Consensus is lacking on the use of growth factors in the post-transplant setting. G-CSF administration after high-dose chemotherapy and autologous PBPC transplantation has been shown to expedite neutrophil recovery in prospective randomized trials. However, results were mixed on the impact of G-CSF on duration of hospital stay, infections, and survival. A systematic review comparing filgrastim and pegfilgrastim in the autologous setting, including a randomized trial of 80 patients, concluded that the two are at least equally effective.
Similarly, data are conflicting on G-CSF as a supportive care measure for allogeneic transplant recipients, with some studies associating G-CSF with worse clinical outcome. However, it has been used routinely to alleviate the delayed recovery of blood counts after umbilical cord blood transplant, because there is a significant delay in the rate and kinetics of neutrophil and platelet engraftment after cord blood transplant as compared to marrow or mobilized PBPC grafts. GM-CSF has been demonstrated to promote hematopoietic recovery after autologous hematopoietic cell transplantation or delayed autologous engraftment. GM-CSF therapy has been shown to improve treatment outcome in patients with hematologic malignancies who previously had graft failure following bone marrow transplant. GM-CSF has also been administered to patients with hematologic malignancies leading to decreased neutropenia, decreased morbidity, and decreased hospitalization during autologous hematopoietic cell transplant.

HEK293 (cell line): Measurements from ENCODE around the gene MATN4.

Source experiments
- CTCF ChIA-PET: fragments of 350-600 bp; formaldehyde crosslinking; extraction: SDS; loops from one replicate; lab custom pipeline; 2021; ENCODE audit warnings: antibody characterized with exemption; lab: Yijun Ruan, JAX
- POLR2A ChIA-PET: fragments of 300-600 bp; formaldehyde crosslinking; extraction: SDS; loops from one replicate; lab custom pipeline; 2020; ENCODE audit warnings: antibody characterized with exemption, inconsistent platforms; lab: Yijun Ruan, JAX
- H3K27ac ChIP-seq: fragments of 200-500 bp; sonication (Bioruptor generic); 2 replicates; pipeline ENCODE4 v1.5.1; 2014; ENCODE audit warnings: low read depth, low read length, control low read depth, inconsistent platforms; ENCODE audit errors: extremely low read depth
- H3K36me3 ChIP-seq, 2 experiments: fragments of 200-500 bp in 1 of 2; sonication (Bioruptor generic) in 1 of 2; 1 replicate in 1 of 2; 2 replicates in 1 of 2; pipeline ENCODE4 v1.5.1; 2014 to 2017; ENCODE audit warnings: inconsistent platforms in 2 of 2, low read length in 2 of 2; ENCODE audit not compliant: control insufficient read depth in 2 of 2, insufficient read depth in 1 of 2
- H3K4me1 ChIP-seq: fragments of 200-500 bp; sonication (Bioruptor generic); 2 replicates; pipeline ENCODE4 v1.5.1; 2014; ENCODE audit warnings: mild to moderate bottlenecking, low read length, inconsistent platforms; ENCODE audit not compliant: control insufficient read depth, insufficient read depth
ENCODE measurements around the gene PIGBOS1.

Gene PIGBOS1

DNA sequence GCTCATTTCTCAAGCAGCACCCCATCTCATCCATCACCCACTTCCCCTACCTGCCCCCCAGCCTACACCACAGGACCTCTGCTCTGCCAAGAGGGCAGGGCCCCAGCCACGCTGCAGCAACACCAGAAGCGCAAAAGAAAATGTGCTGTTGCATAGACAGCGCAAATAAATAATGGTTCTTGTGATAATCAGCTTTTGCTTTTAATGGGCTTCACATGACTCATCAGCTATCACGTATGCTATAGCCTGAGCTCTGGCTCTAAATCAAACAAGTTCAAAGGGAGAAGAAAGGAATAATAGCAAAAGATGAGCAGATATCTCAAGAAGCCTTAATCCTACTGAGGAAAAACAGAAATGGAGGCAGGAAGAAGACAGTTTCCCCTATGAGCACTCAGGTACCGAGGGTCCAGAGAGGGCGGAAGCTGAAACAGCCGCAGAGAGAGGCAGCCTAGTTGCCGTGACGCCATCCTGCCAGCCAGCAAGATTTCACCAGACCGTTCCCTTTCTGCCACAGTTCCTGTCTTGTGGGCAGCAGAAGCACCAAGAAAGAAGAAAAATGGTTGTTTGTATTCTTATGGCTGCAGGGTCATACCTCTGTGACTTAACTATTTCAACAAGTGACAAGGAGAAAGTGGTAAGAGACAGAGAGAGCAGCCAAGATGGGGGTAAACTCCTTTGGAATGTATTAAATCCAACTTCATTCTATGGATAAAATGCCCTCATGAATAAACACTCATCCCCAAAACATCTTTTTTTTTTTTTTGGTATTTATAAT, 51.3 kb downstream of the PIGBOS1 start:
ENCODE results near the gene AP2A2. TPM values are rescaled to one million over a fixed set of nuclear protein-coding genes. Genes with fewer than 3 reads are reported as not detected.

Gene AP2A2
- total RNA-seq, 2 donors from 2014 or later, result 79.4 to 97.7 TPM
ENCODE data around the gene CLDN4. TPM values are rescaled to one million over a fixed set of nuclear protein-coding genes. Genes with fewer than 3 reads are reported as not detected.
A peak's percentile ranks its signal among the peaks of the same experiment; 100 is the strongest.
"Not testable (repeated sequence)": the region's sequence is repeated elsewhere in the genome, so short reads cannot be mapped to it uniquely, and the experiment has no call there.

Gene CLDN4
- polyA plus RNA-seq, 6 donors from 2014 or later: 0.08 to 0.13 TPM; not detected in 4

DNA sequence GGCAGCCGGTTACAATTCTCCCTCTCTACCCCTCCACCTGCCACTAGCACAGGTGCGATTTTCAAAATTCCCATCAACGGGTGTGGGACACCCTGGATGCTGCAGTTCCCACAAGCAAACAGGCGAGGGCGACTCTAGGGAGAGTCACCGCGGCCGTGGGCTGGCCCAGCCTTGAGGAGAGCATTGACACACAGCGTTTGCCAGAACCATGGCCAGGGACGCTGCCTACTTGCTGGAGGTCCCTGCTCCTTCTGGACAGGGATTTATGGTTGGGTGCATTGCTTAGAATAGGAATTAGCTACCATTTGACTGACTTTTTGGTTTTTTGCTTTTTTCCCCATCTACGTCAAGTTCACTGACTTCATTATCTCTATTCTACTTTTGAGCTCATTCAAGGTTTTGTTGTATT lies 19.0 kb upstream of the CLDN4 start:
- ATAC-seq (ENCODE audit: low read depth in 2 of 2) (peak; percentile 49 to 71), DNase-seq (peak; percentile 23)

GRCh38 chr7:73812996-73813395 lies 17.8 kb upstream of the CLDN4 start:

The NCCN Panel recommends consideration of MGFs in the supportive care setting post-autologous hematopoietic cell transplant. Filgrastim, filgrastim-sndz, tbo-filgrastim, pegfilgrastim, and sargramostim (all category 2A) can be considered in the supportive care setting.
Dosing and Administration
For dosing information, see Myeloid Growth Factors in Mobilization and Post Hematopoietic Cell Transplant in the algorithm.